Boris Johnson signs Brexit trade deal with EU
Holidays may be all about having fun but it’s important to make sure you’re protected if anything goes wrong. For many years Britons have been able to enjoy the use of the European Health Insurance Card (EHIC). This gives you the right to access state-provided healthcare during a temporary stay in the EU.
However, with the UK leaving the EU once and for all on January 1, what does this mean for holidaymakers?
The Foreign, Commonwealth and Development Office (FCDO) has this week issued a mass update to a number of destinations.
Among these were popular holiday spots France, Italy, Greece and Portugal.
The FCDO explained in its latest travel advice that the EHIC will still be accepted in these countries after Friday.
We will use your email address only for sending you newsletters. Please see our Privacy Notice for details of your data protection rights.
If you already have an EHIC, it remains valid in the EU until it expires.
However, if you apply for a card now, you’ll get a new UK Global Health Insurance Card (GHIC) instead of an EHIC which will entitle you to the same benefits.
Other countries where the EHIC will continue to be accepted past January 1 include Belgium, Croatia, Bulgaria, Hungary, Lithuania, Luxembourg, Malta, Slovenia, Netherlands, Czech Republic, Estonia, Denmark, Finland, Germany, Poland, Romania, Slovakia and Latvia.
Travellers should be aware that from January 1, GHICs and most UK EHICs will not cover you in Norway, Iceland, Liechtenstein or Switzerland.
Travel insurance should also always be purchased when you book your holiday, no matter where in the world you are travelling to.
“[EHIC] will not cover any private medical healthcare or costs, such as mountain rescue in ski resorts or being flown back to the UK,” explained the NHS.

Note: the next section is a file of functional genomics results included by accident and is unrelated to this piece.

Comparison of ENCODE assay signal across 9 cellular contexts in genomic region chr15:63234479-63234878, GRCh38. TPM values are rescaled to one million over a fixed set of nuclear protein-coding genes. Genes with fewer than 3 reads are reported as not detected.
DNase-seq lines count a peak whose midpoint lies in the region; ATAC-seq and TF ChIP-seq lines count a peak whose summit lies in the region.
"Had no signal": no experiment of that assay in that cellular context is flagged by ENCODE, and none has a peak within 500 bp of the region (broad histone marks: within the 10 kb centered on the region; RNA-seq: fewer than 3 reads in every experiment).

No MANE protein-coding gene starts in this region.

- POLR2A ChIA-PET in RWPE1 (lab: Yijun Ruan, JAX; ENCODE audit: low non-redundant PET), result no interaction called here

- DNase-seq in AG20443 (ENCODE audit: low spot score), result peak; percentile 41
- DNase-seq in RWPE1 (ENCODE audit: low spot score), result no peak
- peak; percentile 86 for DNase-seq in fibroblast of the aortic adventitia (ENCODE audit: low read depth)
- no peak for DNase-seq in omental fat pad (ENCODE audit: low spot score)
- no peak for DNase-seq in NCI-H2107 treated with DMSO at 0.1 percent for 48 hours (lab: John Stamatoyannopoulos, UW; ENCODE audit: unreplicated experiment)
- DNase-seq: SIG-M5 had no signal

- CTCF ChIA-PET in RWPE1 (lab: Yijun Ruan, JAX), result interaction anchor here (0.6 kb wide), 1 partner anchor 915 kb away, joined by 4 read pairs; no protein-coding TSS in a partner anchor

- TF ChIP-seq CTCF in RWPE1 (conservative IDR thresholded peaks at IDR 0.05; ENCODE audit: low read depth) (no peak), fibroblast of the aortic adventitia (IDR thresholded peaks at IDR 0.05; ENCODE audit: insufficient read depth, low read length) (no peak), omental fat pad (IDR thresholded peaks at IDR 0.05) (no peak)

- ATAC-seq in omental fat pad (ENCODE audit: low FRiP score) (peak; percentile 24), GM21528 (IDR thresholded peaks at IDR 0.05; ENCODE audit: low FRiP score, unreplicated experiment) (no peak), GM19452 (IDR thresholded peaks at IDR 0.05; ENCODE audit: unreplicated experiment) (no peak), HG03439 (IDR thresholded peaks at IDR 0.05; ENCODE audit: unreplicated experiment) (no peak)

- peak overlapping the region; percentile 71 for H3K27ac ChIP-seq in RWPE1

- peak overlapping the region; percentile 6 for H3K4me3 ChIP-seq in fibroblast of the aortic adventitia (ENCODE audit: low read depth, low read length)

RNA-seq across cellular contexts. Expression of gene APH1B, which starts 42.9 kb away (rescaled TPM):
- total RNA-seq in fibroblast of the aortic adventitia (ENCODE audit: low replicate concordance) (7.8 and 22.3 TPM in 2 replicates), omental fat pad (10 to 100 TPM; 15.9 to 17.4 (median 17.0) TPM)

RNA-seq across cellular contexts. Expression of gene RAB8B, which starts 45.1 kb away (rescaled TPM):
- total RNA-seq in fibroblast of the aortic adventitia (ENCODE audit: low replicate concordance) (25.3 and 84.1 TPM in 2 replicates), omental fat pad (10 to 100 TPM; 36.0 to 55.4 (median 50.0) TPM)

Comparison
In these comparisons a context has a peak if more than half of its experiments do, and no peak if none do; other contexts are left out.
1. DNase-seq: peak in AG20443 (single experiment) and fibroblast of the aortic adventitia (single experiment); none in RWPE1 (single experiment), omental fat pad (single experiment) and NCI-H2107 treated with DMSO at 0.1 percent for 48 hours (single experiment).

Holidays to the EU will still involve some differences comes 2021.
“At border control, you may need to show a return or onward ticket and show you have enough money for your stay,” said the government.
Britons will also need to use separate lanes from EU, EEA and Swiss citizens when queueing.
British jet-setters may need to renew their passport earlier than before.
On the day you travel your passport will need to have at least six months left of validity.
It will also need to less than 10 months old.
Therefore, it’s key to look at your passport’s date when booking a holiday and make sure the above will stand for your travel dates.
For now, holidaymakers can continue as before and there will be no fees to travel to Europe.
However, there are plans to introduce a visa waiver, similar to that of the US ESTA and Canadian eTA, called ETIAS (European Travel Information and Authorization System) for Britons in late 2022.
From this time, visitors from countries with visa-free agreements with the EU (including the UK) will not be able to enter the Schengen Area with only their passports.
UK citizens travelling to Europe will be required to apply online with a valid passport and an email address before leaving Britain.
Source: Read Full Article